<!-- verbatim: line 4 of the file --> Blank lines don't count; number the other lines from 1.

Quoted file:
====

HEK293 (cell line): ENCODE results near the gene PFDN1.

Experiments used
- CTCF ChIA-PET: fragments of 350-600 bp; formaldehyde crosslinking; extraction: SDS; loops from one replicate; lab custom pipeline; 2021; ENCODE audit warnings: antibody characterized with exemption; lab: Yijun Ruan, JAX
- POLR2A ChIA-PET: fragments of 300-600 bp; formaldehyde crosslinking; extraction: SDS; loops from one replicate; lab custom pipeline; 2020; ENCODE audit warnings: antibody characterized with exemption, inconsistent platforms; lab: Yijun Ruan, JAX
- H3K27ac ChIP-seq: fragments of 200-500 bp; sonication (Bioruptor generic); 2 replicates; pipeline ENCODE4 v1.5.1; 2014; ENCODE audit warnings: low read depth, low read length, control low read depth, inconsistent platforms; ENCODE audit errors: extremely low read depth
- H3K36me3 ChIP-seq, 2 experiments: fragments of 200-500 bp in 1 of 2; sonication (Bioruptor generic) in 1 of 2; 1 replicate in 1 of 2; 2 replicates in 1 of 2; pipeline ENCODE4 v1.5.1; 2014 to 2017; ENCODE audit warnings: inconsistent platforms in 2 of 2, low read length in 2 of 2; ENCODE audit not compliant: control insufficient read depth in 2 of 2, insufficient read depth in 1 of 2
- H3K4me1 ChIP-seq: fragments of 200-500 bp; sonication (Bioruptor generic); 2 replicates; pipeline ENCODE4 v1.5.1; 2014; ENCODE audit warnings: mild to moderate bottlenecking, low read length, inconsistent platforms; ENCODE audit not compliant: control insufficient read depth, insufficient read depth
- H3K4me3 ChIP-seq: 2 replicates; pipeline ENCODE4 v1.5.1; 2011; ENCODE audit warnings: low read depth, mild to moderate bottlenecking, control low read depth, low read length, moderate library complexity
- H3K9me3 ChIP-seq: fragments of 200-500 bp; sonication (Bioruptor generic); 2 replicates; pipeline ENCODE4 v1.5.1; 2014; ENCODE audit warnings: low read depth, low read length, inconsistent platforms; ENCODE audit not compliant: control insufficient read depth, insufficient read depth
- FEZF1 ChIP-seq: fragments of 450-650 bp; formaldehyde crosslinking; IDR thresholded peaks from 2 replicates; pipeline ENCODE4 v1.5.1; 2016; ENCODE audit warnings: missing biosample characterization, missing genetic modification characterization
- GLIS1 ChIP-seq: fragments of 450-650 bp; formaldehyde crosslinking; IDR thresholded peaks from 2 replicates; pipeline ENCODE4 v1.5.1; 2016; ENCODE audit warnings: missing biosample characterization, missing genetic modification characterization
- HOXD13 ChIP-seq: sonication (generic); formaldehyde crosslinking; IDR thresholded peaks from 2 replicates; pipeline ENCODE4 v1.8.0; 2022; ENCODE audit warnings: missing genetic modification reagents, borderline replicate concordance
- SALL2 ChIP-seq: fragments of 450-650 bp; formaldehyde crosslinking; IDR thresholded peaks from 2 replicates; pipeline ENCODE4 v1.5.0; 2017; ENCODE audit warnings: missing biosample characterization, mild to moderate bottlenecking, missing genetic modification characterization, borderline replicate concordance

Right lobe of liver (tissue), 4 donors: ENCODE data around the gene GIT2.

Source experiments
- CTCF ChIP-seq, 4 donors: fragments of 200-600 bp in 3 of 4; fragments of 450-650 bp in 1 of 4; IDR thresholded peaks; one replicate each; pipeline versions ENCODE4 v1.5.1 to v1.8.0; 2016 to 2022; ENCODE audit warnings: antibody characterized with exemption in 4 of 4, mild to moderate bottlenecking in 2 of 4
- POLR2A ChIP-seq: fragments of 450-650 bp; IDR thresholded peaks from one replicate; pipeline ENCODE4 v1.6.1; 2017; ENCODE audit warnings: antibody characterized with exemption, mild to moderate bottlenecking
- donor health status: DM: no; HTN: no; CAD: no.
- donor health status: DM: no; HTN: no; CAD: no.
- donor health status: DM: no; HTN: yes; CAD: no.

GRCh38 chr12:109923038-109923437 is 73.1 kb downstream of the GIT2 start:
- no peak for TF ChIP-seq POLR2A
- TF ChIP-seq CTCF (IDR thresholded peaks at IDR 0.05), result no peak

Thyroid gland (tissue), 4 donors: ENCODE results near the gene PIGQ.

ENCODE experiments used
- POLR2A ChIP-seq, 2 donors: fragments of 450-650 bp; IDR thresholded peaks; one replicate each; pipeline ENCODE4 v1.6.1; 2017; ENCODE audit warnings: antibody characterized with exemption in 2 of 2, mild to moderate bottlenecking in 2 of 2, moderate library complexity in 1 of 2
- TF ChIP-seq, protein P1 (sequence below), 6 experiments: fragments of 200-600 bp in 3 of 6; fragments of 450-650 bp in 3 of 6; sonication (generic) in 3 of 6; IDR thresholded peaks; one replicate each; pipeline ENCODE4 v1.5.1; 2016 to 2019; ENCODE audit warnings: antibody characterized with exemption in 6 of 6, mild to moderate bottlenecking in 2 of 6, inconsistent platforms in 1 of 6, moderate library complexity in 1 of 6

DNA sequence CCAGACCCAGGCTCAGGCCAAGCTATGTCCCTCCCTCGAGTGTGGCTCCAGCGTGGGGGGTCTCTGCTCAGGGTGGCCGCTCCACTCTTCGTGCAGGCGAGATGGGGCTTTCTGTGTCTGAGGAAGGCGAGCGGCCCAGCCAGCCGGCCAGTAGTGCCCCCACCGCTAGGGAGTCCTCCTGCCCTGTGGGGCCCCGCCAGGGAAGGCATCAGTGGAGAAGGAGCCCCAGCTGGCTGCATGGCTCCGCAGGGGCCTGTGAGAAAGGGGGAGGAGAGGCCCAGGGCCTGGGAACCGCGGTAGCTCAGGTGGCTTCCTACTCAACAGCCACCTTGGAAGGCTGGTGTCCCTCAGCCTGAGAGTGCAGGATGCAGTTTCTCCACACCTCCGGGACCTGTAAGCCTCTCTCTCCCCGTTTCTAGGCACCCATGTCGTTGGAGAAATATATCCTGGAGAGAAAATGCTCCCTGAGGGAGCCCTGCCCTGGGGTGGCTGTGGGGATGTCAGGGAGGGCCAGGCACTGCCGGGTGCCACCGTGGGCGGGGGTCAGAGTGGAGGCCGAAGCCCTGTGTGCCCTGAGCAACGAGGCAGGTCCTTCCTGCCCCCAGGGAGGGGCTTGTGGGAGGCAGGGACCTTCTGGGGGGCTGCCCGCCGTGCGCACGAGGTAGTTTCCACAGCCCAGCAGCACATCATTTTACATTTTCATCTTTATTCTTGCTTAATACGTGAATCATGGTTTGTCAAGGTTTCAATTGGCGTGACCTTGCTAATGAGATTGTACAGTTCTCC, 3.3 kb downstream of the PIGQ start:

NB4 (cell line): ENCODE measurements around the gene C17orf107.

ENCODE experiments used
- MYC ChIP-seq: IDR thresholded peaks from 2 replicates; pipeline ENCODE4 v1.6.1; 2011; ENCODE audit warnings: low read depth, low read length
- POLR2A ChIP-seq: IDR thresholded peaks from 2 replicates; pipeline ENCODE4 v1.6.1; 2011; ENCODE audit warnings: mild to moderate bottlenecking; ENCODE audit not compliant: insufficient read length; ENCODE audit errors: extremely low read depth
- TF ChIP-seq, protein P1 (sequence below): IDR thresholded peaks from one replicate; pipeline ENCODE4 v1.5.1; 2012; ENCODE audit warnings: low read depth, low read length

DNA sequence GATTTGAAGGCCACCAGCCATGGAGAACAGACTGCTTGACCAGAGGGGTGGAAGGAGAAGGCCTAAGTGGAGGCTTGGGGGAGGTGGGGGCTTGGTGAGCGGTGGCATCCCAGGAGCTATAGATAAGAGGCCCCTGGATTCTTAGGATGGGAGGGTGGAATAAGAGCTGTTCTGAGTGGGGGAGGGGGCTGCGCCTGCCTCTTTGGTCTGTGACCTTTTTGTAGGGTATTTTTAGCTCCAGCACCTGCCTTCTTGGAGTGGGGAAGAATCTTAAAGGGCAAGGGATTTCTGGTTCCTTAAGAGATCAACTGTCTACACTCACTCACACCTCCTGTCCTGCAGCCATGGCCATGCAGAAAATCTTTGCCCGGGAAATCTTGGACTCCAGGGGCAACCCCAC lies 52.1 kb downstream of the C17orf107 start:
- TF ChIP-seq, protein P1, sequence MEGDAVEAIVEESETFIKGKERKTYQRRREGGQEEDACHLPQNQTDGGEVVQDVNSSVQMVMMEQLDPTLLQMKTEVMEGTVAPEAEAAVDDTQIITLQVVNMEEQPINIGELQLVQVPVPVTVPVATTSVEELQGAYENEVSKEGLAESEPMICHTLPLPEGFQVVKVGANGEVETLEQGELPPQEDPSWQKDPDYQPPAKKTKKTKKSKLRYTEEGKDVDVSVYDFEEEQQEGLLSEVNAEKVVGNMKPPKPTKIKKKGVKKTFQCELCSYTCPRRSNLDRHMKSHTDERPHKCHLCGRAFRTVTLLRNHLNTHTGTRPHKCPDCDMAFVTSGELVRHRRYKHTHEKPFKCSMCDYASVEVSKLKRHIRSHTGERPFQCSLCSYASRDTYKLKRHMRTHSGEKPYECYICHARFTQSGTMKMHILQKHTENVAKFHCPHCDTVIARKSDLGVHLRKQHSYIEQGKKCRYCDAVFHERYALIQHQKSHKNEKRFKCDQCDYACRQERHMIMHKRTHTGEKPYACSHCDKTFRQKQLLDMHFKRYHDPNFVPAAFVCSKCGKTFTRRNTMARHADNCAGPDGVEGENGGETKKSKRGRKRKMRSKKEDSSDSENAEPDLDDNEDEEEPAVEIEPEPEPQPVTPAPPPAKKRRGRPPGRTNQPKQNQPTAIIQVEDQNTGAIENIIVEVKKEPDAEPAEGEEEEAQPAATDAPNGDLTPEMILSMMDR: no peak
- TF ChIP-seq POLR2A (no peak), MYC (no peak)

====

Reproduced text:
- POLR2A ChIA-PET: fragments of 300-600 bp; formaldehyde crosslinking; extraction: SDS; loops from one replicate; lab custom pipeline; 2020; ENCODE audit warnings: antibody characterized with exemption, inconsistent platforms; lab: Yijun Ruan, JAX